Lackey (also known locally in its heyday as "the Reservation") was a small unincorporated community near Yorktown in York County, Virginia, United States established primarily after the American Civil War. Lackey is now extinct as the properties were bought by the federal government in 1918 for use as a naval military installation.
Evidence from an oral history study suggests there was a small free people of color community in this area before the Civil War. Free African American families were established primarily by unions between white women and African or African-American men during the colonial period, when the working class lived and worked together.
From 1860 to 1870, the black population in York County doubled, due to slaves escaping to Union lines. The total population in the county was majority black, with a portion having gained freedom before the war. After the war, a number of freedmen remained, settling in and near what became called "the reservation" and then Lackey, along the Yorktown-Williamsburg Road. Several hundred African-American families lived here by the turn of the 20th century. They worked in farming and/or (and sometimes both) as fishermen and oystermen in the local waters.
During World War I, the properties of many primarily African-American landowners along the former Yorktown-Williamsburg Road were taken to create a military reservation now known as Naval Weapons Station Yorktown. Oral histories indicate that as many as 600 African-American families were displaced by the Navy, and many of these were said to own their land. Three churches also had to vacate the desired land. Assisted by self-educated farmer John Tack Roberts (born approximately 1860), who studied law and became a magistrate, many of the displaced residents of Lackey were able to obtain financial compensation from the government for their property. A number relocated to the community of Grove in nearby James City County. Others moved to Williamsburg, or Lee Hall. Many were unable to buy comparable areas with their compensation, and turned from farming to other trades.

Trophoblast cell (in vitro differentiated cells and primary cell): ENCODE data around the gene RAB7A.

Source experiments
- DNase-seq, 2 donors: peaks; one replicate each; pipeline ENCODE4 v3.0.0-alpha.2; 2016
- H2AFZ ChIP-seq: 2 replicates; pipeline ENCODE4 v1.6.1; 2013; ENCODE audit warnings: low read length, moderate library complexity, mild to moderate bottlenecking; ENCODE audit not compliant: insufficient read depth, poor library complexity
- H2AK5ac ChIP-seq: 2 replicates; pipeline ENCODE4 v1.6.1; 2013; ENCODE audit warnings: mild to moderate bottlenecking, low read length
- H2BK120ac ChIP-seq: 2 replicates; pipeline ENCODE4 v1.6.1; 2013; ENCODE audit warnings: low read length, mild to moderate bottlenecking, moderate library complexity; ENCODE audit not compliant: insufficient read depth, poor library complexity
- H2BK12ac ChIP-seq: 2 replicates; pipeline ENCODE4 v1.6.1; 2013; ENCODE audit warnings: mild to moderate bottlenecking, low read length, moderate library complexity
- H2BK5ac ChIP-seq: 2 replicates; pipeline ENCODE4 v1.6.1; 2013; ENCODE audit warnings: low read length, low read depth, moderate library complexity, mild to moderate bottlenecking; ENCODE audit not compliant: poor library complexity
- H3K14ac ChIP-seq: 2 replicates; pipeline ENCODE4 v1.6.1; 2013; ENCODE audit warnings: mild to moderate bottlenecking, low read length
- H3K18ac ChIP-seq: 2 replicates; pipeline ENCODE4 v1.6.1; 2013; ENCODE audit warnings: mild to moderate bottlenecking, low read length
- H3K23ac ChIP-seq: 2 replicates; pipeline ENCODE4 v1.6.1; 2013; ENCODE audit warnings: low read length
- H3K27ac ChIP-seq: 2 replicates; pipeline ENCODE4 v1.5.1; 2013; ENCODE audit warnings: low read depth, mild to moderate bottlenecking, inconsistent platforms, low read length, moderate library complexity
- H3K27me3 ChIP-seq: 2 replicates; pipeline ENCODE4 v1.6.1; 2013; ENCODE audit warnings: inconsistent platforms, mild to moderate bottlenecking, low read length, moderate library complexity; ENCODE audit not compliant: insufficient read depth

Another small community, also named Lackey, was later developed along the Yorktown Road a few miles away. However, the original Lackey is now considered extinct and one of the many lost towns of Virginia.
- McCartney, Martha W. (1977) James City County: Keystone of the Commonwealth; James City County, Virginia; Donning and Company; ISBN 0-89865-999-X
- Bradley M. McDonald, Kenneth E. Stuck, and Kathleen J. Bragdon, "Cast Down Your Bucket Where You Are": An Ethnohistorical Study of the African-American Community on the Lands of the Yorktown Naval Weapons Station, 1865–1918, 1992. William and Mary College Occasional Papers in Archaeology, pp. 10-12, full text online at Hathi Trust
- Bradley M. McDonald, Kenneth E. Stuck, and Kathleen J. Bragdon, "Cast Down Your Bucket Where You Are": An Ethnohistorical Study of the African-American Community on the Lands of the Yorktown Naval Weapons Station, 1865–1918, 1992. William and Mary College Occasional Papers in Archaeology, full text online at Hathi Trust.
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